- regarded as holy; venerated; sacred: Hallowed be Thy name; the hallowed saints; our hallowed political institutions.
Origin of hallowed
SynonymsSee more synonyms for on Thesaurus.com
- to make holy; sanctify; consecrate.
- to honor as holy; consider sacred; venerate: to hallow a battlefield.
Origin of hallow1
Examples from the Web for hallowed
That we find so hallowed and important, but also so asinine and silly?Breaking: The Oscars Might Not Suck This Year
February 27, 2014
The director is following his Wolf of Wall Street success with a documentary about the hallowed New York publication.Justin Bieber Faces Deportation; NBC Moves Emmy Awards to Monday
January 29, 2014
And what could be more honorable than rounding up your besties to pay homage to a hallowed pop deity?Miley Cyrus, Walter White, Oprah: Your Pop Culture Halloween Costume Guide
October 21, 2013
Jackson is more interested in the wide-open early days of the movement than in its hallowed end.Best Year Ever: How 1922 Birthed Modernism
September 14, 2013
But in the past few decades, a following of a different sort has flocked to its hallowed halls.Eminem Rocks Ireland: Slane Castle’s Latest Legendary Performer
August 20, 2013
In this hallowed atmosphere I have been revived and refreshed.The Works of Whittier, Volume VII (of VII)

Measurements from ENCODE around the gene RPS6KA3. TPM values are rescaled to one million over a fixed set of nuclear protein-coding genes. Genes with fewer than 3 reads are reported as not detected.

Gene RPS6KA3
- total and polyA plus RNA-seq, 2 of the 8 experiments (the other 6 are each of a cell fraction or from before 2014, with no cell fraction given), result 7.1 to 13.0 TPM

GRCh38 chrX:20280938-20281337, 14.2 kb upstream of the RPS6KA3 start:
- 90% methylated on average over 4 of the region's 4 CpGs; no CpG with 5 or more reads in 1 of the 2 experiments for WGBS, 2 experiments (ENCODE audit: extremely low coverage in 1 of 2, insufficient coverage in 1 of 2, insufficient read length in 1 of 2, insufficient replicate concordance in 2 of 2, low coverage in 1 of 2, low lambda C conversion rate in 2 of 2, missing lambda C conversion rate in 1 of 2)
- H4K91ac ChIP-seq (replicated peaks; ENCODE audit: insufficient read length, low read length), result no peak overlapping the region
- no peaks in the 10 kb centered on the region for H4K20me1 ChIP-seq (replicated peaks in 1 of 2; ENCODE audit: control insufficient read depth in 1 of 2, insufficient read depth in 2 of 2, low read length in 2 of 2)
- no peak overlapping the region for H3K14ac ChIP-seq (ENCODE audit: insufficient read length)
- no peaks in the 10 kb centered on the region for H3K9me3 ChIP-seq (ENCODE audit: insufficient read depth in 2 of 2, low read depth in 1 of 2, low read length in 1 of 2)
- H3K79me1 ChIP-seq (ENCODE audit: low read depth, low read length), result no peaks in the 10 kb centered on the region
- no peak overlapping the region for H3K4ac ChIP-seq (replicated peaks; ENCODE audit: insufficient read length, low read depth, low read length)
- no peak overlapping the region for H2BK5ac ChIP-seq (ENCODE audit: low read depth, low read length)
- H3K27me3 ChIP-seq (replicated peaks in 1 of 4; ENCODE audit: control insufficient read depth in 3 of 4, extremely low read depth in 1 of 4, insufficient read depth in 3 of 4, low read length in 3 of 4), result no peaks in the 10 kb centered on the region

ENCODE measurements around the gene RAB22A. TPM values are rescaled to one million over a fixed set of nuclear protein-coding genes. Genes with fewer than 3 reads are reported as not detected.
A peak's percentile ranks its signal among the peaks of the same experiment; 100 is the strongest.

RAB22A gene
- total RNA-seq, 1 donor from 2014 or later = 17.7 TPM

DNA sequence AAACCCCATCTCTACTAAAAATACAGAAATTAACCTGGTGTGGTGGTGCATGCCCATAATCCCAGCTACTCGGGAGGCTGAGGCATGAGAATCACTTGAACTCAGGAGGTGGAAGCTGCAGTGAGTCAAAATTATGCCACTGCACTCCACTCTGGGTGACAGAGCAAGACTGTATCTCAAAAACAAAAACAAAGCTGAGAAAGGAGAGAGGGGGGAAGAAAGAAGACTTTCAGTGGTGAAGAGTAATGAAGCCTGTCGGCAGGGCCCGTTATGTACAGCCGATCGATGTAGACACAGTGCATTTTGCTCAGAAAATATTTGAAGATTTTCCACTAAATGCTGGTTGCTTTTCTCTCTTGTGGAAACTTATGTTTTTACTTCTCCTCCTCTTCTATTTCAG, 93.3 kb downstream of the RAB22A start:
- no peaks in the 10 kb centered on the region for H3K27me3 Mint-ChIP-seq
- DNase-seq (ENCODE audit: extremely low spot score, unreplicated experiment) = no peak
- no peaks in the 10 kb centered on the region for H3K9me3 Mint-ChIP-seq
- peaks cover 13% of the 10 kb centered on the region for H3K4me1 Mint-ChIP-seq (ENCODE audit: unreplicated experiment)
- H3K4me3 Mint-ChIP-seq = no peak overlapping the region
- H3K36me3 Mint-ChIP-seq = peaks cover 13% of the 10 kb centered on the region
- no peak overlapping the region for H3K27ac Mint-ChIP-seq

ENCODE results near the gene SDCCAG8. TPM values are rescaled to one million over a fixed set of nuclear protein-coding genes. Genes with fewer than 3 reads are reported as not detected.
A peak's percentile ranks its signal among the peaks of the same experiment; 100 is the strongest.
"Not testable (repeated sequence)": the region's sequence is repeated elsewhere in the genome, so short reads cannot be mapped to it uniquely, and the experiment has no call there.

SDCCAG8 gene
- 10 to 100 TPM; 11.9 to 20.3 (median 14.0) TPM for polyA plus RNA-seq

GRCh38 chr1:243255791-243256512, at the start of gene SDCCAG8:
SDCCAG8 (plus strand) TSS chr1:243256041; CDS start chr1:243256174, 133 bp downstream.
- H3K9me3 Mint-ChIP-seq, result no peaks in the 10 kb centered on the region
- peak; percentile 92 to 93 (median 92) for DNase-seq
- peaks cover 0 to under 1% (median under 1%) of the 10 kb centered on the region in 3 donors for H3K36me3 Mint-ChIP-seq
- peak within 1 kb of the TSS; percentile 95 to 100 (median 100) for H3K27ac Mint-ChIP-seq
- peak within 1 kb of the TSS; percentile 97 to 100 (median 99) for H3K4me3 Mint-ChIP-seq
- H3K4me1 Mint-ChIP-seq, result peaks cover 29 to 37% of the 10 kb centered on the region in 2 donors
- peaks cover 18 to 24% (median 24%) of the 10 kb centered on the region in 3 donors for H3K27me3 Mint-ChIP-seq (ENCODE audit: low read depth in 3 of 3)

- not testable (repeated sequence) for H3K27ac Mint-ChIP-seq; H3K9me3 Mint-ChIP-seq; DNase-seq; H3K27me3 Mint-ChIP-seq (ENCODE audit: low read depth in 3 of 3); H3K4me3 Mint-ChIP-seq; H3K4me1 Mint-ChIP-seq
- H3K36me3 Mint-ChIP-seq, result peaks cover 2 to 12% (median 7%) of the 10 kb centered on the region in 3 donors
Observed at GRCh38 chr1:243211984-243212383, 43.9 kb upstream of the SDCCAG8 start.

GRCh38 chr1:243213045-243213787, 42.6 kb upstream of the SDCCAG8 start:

John Greenleaf Whittier
If he could only keep the hope that had hallowed its sufferings.Dreamers of the Ghetto
From over the wall, the air reaches me laden with hallowed fragrance.The Choice of Life
It would be deserted and it was hallowed for them both by sacred associations.The Girl on the Boat
Pelham Grenville Wodehouse
What to him the sanctity of the star which the Son of God has hallowed as his own emblem?Uncle Tom's Cabin
Harriet Beecher Stowe
- set apart as sacred
- consecrated or holy
- to consecrate or set apart as being holy
- to venerate as being holy
Word Origin and History for hallowed
Old English halgian "to make holy, to honor as holy, consecrate, ordain," related to halig "holy," from Proto-Germanic *hailaga- (cf. Old Saxon helagon, Middle Dutch heligen, Old Norse helga), from PIE root *kailo- "whole, uninjured, of good omen" (see health). Used in Christian translations to render Latin sanctificare. Also used since Old English as a noun meaning "holy person, saint." Related: Hallowed; hallowing.